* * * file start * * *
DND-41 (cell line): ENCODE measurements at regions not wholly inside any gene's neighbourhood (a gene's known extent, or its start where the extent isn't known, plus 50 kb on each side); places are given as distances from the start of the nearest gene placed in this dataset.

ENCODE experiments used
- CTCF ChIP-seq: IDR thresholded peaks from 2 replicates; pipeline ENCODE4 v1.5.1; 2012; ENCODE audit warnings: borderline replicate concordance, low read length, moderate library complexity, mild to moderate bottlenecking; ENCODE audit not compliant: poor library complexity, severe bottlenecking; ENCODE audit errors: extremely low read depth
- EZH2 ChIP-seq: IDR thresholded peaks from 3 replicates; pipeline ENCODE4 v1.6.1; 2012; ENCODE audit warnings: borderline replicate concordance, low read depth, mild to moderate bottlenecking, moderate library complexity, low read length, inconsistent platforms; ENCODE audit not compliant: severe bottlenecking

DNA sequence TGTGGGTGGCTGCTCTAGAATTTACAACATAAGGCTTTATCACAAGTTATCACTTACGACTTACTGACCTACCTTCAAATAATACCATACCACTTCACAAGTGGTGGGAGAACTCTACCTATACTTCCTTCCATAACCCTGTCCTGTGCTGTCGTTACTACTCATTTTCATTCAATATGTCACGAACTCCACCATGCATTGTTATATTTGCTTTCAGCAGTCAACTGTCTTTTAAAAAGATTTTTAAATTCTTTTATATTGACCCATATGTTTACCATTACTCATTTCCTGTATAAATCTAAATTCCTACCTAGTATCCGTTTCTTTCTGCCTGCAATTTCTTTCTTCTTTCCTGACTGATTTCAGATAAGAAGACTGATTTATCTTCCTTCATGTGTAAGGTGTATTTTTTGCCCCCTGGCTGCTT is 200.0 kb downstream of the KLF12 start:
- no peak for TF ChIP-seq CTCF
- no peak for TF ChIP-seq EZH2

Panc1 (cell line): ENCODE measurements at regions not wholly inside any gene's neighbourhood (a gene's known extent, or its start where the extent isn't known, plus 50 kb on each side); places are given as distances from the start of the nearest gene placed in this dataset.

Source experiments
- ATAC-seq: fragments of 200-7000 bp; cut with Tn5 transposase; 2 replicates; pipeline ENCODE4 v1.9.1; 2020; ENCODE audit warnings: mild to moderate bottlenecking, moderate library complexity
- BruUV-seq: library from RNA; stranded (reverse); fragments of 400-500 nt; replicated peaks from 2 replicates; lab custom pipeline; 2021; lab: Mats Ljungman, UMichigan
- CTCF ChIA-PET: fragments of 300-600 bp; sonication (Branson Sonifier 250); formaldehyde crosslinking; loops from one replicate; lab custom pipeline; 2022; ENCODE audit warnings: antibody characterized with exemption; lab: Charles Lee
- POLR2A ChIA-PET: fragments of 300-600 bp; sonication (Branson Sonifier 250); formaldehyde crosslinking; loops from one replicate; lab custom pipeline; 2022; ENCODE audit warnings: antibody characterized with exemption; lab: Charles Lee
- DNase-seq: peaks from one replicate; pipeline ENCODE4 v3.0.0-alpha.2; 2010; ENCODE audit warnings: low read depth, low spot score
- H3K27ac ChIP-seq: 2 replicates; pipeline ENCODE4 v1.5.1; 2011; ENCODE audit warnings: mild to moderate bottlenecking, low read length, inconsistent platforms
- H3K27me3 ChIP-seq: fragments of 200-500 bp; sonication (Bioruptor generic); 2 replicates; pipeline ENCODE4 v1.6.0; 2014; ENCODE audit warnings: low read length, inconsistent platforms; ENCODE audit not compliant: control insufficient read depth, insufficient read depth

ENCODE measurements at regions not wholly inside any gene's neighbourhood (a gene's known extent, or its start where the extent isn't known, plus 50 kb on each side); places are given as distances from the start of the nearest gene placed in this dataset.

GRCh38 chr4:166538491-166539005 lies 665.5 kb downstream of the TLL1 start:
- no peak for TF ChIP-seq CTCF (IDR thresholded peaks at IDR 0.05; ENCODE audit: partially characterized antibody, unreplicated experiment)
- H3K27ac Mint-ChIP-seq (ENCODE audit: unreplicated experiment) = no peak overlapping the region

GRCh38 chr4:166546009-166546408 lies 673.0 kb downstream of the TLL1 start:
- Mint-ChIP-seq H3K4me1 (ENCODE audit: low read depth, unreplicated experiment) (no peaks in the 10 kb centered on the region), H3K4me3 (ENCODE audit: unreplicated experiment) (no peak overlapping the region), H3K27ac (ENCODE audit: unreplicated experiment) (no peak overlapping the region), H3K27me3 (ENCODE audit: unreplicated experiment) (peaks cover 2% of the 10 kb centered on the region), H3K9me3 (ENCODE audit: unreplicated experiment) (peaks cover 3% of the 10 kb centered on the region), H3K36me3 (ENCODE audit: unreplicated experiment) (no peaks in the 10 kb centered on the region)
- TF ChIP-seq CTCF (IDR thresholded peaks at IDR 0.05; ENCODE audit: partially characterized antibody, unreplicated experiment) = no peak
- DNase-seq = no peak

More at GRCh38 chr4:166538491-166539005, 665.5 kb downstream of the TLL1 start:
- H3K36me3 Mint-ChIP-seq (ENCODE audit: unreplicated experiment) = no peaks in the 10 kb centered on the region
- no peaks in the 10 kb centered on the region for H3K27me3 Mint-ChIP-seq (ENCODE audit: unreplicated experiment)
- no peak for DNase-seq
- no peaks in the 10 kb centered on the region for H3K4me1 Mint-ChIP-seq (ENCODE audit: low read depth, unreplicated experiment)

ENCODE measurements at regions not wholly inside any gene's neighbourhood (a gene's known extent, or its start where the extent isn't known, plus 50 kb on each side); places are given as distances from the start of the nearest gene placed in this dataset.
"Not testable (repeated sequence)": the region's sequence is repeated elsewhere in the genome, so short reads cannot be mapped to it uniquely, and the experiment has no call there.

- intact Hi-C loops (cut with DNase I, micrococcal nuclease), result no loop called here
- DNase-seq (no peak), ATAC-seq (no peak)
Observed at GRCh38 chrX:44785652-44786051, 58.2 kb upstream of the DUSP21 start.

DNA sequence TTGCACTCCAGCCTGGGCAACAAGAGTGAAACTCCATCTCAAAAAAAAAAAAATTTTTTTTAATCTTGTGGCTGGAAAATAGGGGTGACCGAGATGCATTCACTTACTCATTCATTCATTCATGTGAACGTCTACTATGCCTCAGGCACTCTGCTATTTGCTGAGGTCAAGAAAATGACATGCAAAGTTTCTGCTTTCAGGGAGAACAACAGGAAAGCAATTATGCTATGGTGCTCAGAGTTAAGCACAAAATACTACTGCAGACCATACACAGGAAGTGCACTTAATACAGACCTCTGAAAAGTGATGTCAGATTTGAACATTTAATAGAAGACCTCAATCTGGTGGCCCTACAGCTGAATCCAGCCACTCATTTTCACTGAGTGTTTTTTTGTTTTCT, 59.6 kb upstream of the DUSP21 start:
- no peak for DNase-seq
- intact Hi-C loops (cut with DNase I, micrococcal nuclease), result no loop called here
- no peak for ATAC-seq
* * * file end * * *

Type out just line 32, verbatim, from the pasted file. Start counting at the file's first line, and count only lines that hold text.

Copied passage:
- intact Hi-C loops (cut with DNase I, micrococcal nuclease), result no loop called here